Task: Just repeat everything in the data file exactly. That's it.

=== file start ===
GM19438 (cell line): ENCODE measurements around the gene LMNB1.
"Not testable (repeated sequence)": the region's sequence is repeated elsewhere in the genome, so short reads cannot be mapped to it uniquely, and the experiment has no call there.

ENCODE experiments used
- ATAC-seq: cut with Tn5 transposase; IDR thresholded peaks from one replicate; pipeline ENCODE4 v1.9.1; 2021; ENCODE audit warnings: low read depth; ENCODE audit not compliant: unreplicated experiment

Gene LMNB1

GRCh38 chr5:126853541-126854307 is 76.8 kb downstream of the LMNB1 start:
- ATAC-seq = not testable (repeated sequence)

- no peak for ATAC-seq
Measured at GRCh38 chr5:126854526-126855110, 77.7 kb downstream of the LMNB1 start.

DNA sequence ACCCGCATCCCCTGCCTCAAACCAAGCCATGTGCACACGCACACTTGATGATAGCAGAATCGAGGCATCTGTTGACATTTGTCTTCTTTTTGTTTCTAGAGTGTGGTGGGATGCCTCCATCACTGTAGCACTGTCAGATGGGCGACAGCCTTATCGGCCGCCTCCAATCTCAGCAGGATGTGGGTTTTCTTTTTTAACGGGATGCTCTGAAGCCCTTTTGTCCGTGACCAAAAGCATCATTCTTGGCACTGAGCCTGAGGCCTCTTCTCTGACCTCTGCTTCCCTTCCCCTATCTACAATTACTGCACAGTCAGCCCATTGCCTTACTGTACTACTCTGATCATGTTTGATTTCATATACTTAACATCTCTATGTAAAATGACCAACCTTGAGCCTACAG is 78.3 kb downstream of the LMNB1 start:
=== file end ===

GM19438 (cell line): ENCODE measurements around the gene LMNB1.
"Not testable (repeated sequence)": the region's sequence is repeated elsewhere in the genome, so short reads cannot be mapped to it uniquely, and the experiment has no call there.

ENCODE experiments used
- ATAC-seq: cut with Tn5 transposase; IDR thresholded peaks from one replicate; pipeline ENCODE4 v1.9.1; 2021; ENCODE audit warnings: low read depth; ENCODE audit not compliant: unreplicated experiment

Gene LMNB1

GRCh38 chr5:126853541-126854307 is 76.8 kb downstream of the LMNB1 start:
- ATAC-seq = not testable (repeated sequence)

- no peak for ATAC-seq
Measured at GRCh38 chr5:126854526-126855110, 77.7 kb downstream of the LMNB1 start.

DNA sequence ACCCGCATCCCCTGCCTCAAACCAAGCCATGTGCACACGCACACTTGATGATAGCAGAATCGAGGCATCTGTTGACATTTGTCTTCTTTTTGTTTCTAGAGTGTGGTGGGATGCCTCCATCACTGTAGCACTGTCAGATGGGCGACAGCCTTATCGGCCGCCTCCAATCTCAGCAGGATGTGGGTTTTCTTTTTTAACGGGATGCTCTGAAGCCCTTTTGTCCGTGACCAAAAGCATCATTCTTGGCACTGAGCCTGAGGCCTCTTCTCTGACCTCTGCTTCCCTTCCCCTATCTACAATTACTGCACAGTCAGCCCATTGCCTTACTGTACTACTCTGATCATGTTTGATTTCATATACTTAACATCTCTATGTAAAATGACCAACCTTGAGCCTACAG is 78.3 kb downstream of the LMNB1 start: